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Nationalism in Indian Cities

S. Gopal

By A.D.D. Gordon
Manohar Publication, New Delhi, 1978, pp. 316 index, Rs. 50.00

By Rajat K. Ray
Vikas Publishing House, New Delhi, 1979, pp. 233 index, Rs. 60.00

VOLUME IV NUMBER 4 January-February 1980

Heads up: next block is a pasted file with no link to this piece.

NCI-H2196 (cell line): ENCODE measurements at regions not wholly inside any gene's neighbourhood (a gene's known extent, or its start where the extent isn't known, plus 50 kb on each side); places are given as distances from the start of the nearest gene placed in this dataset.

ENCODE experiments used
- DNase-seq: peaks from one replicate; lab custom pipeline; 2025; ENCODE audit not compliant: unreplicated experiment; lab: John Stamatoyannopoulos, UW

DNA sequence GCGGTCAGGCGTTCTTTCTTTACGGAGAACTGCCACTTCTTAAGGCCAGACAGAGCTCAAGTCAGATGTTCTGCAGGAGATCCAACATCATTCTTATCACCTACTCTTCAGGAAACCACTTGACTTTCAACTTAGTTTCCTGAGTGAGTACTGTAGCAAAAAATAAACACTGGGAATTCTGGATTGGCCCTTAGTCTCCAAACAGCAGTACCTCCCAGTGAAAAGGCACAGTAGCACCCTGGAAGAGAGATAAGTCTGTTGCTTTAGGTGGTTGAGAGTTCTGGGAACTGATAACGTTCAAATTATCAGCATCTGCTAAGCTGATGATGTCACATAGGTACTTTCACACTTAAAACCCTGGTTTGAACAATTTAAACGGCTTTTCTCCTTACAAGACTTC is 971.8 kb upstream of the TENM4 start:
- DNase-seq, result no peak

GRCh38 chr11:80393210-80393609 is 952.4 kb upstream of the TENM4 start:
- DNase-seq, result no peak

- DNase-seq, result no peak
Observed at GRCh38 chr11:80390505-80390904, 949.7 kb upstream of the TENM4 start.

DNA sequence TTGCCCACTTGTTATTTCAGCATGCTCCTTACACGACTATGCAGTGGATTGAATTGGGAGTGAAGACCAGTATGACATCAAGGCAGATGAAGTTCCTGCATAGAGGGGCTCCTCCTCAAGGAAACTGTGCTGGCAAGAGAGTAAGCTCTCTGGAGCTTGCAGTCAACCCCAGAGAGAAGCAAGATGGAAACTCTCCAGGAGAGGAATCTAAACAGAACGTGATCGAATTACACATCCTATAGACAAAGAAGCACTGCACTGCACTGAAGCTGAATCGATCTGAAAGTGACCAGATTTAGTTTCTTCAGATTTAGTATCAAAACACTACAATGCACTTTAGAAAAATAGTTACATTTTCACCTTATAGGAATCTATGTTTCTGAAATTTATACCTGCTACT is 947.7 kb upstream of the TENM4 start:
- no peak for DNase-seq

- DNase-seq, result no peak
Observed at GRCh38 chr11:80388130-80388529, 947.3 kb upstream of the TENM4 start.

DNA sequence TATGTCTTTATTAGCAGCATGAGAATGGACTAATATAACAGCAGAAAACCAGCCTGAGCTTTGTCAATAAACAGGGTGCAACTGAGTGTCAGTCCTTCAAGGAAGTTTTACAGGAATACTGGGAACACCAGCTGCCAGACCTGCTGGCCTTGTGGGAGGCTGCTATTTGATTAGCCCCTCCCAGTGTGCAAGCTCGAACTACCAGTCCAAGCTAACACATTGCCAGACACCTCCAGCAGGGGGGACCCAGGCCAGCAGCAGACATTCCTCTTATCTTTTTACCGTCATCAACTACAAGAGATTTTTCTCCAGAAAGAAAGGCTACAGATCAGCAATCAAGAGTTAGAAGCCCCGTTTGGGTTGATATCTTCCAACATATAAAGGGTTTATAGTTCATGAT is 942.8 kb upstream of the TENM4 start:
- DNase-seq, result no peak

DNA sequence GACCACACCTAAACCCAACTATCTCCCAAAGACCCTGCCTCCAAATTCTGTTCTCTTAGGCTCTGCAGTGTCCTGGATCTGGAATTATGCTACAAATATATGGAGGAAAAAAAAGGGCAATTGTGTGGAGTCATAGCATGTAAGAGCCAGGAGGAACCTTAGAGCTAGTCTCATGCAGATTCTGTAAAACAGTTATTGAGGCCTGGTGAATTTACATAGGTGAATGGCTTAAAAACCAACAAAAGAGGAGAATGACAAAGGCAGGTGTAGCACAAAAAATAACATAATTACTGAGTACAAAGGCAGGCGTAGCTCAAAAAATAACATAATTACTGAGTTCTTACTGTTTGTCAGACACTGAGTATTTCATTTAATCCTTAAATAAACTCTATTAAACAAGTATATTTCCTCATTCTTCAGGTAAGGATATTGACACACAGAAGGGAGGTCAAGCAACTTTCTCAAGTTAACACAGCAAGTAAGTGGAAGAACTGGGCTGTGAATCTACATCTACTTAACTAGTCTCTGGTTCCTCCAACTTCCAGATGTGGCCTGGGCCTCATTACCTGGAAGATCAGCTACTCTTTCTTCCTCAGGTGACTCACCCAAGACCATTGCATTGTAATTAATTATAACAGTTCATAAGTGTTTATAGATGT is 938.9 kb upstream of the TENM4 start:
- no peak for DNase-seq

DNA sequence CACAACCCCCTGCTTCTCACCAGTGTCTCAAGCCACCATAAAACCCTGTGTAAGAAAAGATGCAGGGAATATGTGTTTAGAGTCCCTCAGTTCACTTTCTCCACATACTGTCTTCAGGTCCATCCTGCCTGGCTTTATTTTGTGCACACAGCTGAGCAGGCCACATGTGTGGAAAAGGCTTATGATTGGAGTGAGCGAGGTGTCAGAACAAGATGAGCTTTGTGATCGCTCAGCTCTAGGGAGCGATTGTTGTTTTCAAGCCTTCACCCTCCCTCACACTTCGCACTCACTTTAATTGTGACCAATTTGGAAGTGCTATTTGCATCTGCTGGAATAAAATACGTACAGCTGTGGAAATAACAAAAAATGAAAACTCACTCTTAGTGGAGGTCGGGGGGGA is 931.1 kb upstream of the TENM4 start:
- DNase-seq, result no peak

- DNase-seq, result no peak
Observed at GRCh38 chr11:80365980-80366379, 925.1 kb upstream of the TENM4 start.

A national movement requires organi­zation, funds, leadership and popular support. If one or the other is lacking or weak, the movement becomes not only lop-sided but ineffective. It was Gandhi's great achievement in India that he ensured all four basic elements, even though he left to others the reconciling of the contradiction in the manner in which he provided these essential ingredients. The two well-researched studies of politics in Bombay and Calcutta during the years of the freedom movement throw light on both the spread of nationalism as well as on the contradictions of the Gandhian phase. It is worth taking these two books together, so as to draw attention to the similarities as well as the contrasts bet­ween Bombay and Calcutta. They were the key cities of the raj, with vast econo­mic and communal interests. But then the differences start. In Calcutta the European businessman was predominant and the non-official British communities exercised a powerful influence. While the Permanent Settlement gave the Indian landlords a position in society, there was no Indian commercial class carrying much weight for a long time, and it was the educated Bengali who made his voice heard. The situation was further complicated by the Muslim section of the population, which was numerically strong but whose leader­ship, especially in business, was drawn to a large extent from outside the State. In Bombay on the other hand, the mills were owned by Indians and the nonofficial British community enjoyed far less influence than in Bengal. So, while there were differences between the mill-owners, the merchants who worked the markets and whom Gordon terms ‘marketeers’, the agents, the city landlords, the nationalists and the government and the relations bet­ween these various elements were con­stantly overlapping and fluctuating yet the atmosphere was healthier in Bombay than in Calcutta. The commercial tension was less marked and Indian opinion was more homogeneous. Ray tells us a little more than Gordon about the industrial worker and growth of trade unionism; but in both books these remain on the margin. Gordon places developments in Bombay in the wider context of Indian nationalism than Ray, who concentrates on conflicts in the municipal arena. But this is part of the pattern; the businessmen of Bombay had broader horizons than the politicians of Calcutta. For Ray to argue that the politics of Calcutta Corporation is central to the explanation ...

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